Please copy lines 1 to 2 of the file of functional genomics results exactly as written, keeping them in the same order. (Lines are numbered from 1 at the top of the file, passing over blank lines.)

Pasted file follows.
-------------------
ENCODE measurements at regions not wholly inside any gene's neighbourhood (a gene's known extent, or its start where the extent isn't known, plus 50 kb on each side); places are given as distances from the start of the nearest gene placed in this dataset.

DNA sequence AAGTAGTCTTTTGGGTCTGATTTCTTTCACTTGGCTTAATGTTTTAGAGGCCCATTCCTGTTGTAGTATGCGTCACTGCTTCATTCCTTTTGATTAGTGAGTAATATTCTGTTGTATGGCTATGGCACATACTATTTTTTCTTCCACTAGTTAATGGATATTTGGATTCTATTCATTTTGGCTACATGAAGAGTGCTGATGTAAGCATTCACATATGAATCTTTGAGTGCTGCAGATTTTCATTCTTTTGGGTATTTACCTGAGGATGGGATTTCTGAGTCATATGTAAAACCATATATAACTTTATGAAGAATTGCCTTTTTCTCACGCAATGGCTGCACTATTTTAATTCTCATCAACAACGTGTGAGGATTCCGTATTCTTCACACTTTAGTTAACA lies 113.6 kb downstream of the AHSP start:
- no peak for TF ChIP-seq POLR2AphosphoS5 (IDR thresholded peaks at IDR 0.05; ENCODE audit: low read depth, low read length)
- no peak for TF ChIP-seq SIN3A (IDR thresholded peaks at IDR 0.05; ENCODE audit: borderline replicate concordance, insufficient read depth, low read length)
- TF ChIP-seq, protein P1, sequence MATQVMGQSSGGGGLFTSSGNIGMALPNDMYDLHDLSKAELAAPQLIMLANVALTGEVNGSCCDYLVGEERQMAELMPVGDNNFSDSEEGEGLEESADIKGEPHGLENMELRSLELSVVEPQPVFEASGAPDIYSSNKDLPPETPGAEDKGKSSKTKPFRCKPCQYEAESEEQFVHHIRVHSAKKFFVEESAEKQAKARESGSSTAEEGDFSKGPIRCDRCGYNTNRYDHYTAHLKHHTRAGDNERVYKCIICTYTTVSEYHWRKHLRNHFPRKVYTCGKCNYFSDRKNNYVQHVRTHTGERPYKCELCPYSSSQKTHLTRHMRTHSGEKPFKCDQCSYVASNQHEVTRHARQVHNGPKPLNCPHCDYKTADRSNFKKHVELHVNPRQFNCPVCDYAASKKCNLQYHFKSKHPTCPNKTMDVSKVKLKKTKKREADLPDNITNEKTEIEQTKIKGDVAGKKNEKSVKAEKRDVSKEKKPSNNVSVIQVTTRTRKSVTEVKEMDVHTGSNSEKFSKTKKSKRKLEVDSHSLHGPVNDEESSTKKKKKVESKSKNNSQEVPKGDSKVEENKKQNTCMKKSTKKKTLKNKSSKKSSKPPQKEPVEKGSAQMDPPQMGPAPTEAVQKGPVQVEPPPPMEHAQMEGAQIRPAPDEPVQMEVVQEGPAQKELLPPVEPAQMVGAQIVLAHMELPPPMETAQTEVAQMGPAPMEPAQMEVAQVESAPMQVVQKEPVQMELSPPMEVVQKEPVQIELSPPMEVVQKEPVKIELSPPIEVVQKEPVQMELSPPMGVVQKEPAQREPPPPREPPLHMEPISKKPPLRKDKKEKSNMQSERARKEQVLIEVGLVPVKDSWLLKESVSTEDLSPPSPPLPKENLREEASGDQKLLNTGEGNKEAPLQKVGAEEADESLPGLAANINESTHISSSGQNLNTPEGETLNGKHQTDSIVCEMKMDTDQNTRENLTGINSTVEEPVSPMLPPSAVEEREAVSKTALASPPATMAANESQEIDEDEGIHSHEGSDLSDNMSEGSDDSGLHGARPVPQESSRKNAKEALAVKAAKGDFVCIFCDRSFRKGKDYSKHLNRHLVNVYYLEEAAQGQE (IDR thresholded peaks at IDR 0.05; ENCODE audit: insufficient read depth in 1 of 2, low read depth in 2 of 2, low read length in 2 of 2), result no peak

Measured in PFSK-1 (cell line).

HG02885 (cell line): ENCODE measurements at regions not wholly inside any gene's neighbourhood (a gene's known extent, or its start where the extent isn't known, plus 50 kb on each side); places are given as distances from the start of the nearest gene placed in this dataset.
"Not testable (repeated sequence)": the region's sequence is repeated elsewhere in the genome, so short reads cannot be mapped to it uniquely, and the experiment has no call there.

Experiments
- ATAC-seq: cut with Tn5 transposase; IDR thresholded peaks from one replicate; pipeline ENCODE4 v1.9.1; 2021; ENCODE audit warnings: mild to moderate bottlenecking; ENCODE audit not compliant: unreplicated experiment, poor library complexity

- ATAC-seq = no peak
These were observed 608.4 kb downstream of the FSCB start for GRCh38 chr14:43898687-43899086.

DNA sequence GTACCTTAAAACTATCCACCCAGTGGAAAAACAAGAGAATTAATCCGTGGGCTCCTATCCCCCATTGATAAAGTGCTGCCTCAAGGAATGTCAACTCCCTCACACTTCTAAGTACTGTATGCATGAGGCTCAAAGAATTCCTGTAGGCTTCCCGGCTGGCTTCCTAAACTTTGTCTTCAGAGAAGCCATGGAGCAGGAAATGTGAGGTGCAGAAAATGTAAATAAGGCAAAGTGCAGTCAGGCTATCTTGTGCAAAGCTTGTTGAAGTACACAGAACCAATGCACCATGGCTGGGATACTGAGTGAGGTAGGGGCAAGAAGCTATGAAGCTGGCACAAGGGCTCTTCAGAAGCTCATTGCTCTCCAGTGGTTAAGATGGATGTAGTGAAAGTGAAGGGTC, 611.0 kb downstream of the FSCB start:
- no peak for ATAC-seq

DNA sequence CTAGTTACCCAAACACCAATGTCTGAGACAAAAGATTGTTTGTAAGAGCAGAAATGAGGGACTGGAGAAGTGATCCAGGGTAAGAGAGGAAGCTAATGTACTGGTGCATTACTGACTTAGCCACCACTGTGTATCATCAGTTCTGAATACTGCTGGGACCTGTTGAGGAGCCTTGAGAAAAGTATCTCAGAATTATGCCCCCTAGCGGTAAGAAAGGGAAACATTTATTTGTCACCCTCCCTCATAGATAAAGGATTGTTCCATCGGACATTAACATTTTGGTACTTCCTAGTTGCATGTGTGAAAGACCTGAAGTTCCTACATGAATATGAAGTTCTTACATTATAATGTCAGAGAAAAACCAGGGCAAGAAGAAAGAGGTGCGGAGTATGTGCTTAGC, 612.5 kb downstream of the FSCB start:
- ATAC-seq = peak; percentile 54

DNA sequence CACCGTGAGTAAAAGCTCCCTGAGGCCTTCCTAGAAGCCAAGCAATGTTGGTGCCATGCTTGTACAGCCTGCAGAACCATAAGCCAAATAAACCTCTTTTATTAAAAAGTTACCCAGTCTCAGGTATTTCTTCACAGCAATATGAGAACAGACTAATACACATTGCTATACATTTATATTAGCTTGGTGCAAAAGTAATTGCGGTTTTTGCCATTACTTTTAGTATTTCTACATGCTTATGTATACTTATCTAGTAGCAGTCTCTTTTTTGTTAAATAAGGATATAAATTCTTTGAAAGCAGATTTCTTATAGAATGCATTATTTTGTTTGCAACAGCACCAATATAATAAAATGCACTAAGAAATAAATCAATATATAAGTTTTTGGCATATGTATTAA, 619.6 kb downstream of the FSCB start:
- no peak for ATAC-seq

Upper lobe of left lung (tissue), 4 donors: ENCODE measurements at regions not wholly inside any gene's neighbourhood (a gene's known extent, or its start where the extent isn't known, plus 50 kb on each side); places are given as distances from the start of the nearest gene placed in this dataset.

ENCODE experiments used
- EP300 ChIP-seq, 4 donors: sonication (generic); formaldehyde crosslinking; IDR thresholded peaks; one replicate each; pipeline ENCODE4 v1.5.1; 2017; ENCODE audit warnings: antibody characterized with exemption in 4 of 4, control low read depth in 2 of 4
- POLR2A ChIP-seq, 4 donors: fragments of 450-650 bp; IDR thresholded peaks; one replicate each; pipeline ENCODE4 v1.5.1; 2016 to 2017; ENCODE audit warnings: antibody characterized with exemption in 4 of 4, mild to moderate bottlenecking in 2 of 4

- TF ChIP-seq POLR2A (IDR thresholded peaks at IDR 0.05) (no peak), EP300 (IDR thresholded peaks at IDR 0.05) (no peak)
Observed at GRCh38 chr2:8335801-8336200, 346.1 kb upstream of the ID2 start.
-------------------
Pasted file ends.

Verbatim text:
ENCODE measurements at regions not wholly inside any gene's neighbourhood (a gene's known extent, or its start where the extent isn't known, plus 50 kb on each side); places are given as distances from the start of the nearest gene placed in this dataset.

DNA sequence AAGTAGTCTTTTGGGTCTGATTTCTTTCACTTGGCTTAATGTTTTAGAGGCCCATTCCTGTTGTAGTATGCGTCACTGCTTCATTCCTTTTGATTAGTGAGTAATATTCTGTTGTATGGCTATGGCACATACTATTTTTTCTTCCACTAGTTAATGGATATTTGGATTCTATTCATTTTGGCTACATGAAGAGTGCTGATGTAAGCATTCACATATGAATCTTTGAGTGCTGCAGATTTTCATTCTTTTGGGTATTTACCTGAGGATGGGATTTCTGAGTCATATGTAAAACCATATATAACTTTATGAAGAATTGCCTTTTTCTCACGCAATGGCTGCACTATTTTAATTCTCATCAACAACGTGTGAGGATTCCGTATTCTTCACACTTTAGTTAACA lies 113.6 kb downstream of the AHSP start: